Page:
Curiously, this freedom leads to innovation, both technological and social. It's not just personal lives that get invented within the anonymity of a city: a handful of cities generate more patents than the rest of the country combined.
20 cities generate 63% of all patents in the US.
The research universities that are within these regions help to provoke a great deal of the innovation. They also tend to cultivate a spirit of openness and tolerance for new ideas and dis-respect for authority that fosters innovation. People in these innovative cities are more likely to be individualistic and are less family oriented than folks in less innovative cities. Innovation isn't something that gets neatly contained to work.
When you socialize with folks you know well -and who know you well - you are less likely to encounter new ideas. Job leads tend to come from folks outside of your immediate circle of friends. More than that, loose acquaintances are people with whom we're free to try on new ideas and new ways of being. Someone from a small town who knows that you get your half grin from your grandpa are less likely to let you become someone new than an acquaintance in a city who barely knows you. This freedom not only lets the Amish girl wear lipstick but it lets the inventor explore new ideas The more varied our interactions, the more potential for novelty.
I have spent considerable time in 6 of the top 10 cities in the list above. They are characterized by what I'd call personality. Santa Cruz, Boulder, and Austin share a very similar vibe and the folks living there certainly don't match the description conservatives would give of capitalists. These are places that aren't merely tolerant of diversity: they celebrate it. The 6 cities I know lean left - to a considerable degree. They are places that are more likely to support people than judge them, less likely to require drug testing for welfare recipients than to legalize pot. It is in these milieus from which creativity emerges. It's not just that conservatives have very little support among creative types in the arts; conservative cities and rural areas have very little patent activity. When I lived in Santa Cruz in the early 1980s, it was the only city in the US with an openly gay, communist mayor. Austin has a campaign to "Keep Austin Weird." Yesterday I ate in Native Foods in Boulder, a place that more traditional communities might chuckle at for its unabashed embrace of organic, vegan food. It's little wonder that these communities are cradles to new ideas. It is, to me, no coincidence that 3 of the top ten cities in this list are in California's Bay Area, a place where people seemingly feel little compunction about conformity - whether in thought, dress, or lifestyle - a home to the Free Speech Movement that helped to usher in "the 60s."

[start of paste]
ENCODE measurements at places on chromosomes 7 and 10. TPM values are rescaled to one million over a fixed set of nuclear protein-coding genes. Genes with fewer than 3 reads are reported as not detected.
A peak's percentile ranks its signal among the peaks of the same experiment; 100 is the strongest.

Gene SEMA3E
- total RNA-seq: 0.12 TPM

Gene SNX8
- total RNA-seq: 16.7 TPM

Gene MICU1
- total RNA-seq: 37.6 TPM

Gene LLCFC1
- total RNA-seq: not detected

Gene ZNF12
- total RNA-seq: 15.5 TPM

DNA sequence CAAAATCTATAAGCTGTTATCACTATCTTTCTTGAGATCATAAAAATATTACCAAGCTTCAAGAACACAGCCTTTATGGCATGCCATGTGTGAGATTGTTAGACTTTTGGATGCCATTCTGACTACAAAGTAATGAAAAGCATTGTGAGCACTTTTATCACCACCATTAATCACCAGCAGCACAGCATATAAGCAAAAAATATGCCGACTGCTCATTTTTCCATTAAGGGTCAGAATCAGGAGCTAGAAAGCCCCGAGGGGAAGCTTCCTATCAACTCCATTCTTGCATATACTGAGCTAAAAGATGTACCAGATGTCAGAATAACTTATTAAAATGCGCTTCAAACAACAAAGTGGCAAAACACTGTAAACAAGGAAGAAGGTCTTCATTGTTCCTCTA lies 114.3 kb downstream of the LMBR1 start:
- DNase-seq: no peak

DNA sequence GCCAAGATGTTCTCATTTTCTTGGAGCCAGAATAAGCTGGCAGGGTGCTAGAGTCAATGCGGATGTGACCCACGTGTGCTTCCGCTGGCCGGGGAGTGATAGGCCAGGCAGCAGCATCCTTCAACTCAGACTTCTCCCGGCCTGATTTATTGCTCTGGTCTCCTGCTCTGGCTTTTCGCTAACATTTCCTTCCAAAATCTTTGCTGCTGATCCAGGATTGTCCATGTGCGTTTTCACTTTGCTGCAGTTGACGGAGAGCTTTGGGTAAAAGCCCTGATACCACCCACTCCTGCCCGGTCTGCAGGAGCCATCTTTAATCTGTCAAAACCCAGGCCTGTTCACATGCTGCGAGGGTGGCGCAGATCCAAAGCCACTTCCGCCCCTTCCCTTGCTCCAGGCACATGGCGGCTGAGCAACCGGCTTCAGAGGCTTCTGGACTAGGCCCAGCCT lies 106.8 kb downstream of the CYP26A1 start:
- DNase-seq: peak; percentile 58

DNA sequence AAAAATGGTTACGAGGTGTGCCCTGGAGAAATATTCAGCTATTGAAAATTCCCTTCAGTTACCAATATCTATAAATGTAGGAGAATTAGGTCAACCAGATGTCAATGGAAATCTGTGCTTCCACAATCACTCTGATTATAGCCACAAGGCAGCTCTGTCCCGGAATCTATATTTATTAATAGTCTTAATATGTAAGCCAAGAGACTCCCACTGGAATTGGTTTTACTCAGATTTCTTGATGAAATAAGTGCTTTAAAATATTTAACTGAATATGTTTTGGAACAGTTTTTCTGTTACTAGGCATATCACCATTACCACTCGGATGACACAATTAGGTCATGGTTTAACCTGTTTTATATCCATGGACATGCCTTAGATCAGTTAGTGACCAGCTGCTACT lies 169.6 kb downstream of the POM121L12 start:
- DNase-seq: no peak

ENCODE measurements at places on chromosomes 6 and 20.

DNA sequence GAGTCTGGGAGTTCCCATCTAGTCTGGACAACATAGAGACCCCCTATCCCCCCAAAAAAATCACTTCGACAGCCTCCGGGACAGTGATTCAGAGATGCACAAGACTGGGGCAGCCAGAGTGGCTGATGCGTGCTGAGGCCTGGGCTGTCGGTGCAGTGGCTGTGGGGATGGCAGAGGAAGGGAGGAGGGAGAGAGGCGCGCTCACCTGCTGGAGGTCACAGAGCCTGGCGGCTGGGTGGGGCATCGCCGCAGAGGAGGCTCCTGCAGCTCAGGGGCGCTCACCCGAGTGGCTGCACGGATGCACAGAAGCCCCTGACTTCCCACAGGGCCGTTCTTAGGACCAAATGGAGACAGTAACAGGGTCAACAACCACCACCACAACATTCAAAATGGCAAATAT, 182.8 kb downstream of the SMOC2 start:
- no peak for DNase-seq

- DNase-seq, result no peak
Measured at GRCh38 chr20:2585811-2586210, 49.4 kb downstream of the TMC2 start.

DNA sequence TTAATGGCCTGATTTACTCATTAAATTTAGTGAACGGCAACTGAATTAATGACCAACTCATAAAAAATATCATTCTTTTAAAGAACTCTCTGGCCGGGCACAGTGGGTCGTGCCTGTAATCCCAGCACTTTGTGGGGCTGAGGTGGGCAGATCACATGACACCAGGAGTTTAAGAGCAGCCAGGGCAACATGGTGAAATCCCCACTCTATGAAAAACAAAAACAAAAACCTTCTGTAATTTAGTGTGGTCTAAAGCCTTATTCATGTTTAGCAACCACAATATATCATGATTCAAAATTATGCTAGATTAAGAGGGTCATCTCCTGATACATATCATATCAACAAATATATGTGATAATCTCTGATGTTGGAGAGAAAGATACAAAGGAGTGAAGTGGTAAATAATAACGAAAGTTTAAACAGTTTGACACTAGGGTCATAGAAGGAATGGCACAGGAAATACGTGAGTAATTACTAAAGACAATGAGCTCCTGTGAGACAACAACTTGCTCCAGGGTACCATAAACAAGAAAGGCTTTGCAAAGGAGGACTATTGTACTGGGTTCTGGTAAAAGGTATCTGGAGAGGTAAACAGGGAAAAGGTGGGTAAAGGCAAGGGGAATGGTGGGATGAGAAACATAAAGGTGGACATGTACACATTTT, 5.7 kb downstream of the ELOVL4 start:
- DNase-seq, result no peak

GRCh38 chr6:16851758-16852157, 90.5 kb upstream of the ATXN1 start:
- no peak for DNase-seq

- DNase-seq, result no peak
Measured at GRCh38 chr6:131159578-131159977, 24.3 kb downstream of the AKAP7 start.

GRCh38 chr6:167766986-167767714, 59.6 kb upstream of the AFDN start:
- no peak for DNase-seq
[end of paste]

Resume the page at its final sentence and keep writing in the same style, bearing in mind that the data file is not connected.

All cities - and some more than others - provide space for the individual to step outside of tradition. Unsurprisingly, being open to novelty is a package deal: whether you first open the door to social invention or technological invention, the disrespect for tradition is likely to spill into all walks of life.
Graphs are from a Brookings report here. Claims about how people in different cities poll on topics like family or individualistic tendencies come from p. 143 of Bill Bishop's The Big Sort.